Vicetone have built an incredible name for themselves in a relatively short period of time. The Netherlands based artists, who perpetually produce and tour internationally, epitomize the notion of hardworking producers and established themselves as one of the most in-demand DJ-duos in the world. Between their constant stream of releases, high profile remixes, and ubiquity across festival lineups, it’s easy to forget that Ruben Den Boer and Victor Pool were virtually unknown before releasing their major breakthrough remix of Fedde Le Grand & Nicky Romero’s “Sparks” in September 2012.

Just after their postponed Ultra Europe performance, we had the privilege to sit down and have a chat with the high-flyers about their influences, goals, and evolution as a duo. Despite some tumultuous weather conditions which led to the cancellation of the first day, the second day of the festival reportedly went off without a hitch. Ultra was even able to make space for a few of the day’s previous headliners like Armin van Buuren, Above & Beyond and Vicetone to still perform.

Hi guys, thanks for taking time out to speak with us! How has the past year been for you?

Vicetone – Last year has been amazing for us. We got to play festivals all around the world and have gathered amazing support from fans. This year is going to be even bigger though!

Do you plan to explore newer sub genres of dance music, with your style, over the next few years?

Vicetone – Music is something that is constantly evolving and so are we as producers. We are very excited about the new songs that are coming out this year, they are sounding very different, yet still energetic and very melodic.

How did it come about that you contributed ‘Apex’ to the soundtrack for Rocket League?

“Before Rocket League even came out, I knew about it because there was buzz about it in the videogame community. So, I sent Victor a text to check out the video game. We like soccer and it’s about controlling cars to play soccer. We came back from tour and played it; so we were fans and we really liked it and we got an email from Monstercat telling us about an opportunity to add to the videogame soundtrack. It’s great to have your song in a game you actually really like.”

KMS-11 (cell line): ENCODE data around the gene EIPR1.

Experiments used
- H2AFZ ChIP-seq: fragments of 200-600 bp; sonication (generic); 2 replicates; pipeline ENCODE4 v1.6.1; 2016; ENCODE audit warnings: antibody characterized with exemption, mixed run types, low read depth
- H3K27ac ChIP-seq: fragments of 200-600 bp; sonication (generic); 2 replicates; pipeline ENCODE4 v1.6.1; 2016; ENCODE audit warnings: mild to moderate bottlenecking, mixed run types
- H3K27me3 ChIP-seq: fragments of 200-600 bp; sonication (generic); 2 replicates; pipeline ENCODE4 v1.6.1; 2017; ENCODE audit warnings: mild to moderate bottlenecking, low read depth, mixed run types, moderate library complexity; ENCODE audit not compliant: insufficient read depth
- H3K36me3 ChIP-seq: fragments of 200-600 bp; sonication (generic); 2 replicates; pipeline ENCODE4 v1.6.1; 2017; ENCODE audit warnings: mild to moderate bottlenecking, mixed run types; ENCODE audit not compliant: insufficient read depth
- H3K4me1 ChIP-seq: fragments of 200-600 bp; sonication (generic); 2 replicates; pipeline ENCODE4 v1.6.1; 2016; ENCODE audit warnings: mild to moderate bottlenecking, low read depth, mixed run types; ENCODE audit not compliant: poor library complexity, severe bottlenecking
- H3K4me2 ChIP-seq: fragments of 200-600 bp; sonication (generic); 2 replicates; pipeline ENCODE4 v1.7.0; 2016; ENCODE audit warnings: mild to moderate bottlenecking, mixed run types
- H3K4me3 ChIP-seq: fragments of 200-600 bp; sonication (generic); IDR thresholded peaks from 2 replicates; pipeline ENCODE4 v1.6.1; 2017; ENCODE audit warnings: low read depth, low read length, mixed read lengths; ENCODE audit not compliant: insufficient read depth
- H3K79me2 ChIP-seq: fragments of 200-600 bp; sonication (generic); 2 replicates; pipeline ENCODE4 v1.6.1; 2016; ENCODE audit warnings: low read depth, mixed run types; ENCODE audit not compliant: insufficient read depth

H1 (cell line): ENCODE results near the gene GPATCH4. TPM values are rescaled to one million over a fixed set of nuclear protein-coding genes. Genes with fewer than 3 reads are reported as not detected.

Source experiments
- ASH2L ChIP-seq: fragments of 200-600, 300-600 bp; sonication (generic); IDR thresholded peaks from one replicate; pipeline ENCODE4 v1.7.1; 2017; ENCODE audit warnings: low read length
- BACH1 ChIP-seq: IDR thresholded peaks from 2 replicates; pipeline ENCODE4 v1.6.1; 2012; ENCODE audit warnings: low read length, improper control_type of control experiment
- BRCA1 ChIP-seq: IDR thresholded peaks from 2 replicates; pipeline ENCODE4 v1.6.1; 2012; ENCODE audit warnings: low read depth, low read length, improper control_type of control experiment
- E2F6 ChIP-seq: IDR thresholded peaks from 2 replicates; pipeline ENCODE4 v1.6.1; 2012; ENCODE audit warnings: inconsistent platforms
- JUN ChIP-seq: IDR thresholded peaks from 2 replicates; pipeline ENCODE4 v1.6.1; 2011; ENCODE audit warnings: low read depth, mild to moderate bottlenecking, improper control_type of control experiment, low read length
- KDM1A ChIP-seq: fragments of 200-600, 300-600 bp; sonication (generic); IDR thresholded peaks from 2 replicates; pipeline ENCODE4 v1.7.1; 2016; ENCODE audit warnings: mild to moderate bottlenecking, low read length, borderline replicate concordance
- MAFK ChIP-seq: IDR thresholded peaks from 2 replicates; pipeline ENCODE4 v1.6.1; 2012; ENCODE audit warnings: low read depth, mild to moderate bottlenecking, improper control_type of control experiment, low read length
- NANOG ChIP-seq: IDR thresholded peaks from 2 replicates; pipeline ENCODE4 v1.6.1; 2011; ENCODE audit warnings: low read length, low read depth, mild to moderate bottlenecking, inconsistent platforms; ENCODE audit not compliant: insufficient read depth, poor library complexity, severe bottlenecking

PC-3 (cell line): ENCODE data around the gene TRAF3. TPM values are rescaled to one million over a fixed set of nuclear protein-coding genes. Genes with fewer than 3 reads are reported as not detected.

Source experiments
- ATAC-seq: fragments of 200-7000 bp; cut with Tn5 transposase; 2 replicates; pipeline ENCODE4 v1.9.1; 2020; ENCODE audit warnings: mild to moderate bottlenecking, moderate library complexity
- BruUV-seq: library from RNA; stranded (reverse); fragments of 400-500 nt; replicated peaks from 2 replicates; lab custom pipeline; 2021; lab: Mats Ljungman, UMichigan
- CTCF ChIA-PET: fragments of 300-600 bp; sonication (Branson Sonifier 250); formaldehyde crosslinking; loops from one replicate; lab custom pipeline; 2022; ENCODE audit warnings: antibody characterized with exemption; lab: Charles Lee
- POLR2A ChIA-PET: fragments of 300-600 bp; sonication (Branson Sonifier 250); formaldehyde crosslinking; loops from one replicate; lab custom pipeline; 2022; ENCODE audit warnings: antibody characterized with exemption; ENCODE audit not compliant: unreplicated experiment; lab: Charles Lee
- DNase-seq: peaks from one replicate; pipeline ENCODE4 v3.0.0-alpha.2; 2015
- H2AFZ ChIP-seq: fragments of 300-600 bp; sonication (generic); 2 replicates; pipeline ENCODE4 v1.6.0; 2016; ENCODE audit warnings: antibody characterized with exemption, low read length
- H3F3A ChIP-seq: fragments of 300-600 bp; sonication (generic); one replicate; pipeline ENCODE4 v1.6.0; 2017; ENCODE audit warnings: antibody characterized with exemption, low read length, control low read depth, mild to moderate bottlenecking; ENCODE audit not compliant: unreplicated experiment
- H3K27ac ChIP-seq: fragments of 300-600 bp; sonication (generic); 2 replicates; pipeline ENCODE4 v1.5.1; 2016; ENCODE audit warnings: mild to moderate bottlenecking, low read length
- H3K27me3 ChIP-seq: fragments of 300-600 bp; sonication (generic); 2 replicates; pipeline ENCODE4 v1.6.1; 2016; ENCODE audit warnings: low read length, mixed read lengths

Your mashup of Zhu’s hit ‘Faded’ and your own hit ‘United We Dance’ really packs a punch. What inspired the pairing?

“We have a lot of acapellas of songs we really like, and if you sort them out by key you can match them up. So if it’s in the same key then it might fit into the instrumental you have, or if it’s a fifth off, you can transpose the key. We found ‘Faded’ and we know it’s a great song and when we fit them in, it just worked. Sometimes you get lucky and this is one of those things.”

You document your creative process on Instagram and other social media. What goes into creating a Vicetone hit?

“When we go into the studio, sometimes we have an idea. ‘I’m gonna write a song that’s really happy, or really angry’ and then you sometimes shelve an idea and two years later, discover it again and with ‘United We Dance’ we forgot about it and then came back to it when we needed something upbeat. We have a big pool of ideas and every once in a while, we pick one and work it into a track.”

For electronic dance music, electronic is a key word. What technology is indispensable for writing music?

“For a music maker, you need a good soundcard. There’s a German company that makes the best soundcards. Theirs is not necessarily underrated, but lots of people follow marketing instead of getting the best. If you have a good soundcard, you can work much faster. I think what’s really interesting is people like Victor, or Avicii and Deadmau5, is they write the music, and it’s amazing. For me, a midi keyboard is extremely important.”

What’s next for Vicetone; is there another EP or album in store for fans?

“We can’t announce anything for sure yet, but we do want to do something like that again. It won’t be this year, but it will be next year. We want to do an EP again and hopefully an album in the future. It’s hard to get there because you need a couple of lead singles and a couple of new songs that don’t really fit as a single. Last year with the Aurora EP that really worked. We have another we think will be a new single probably this year.”


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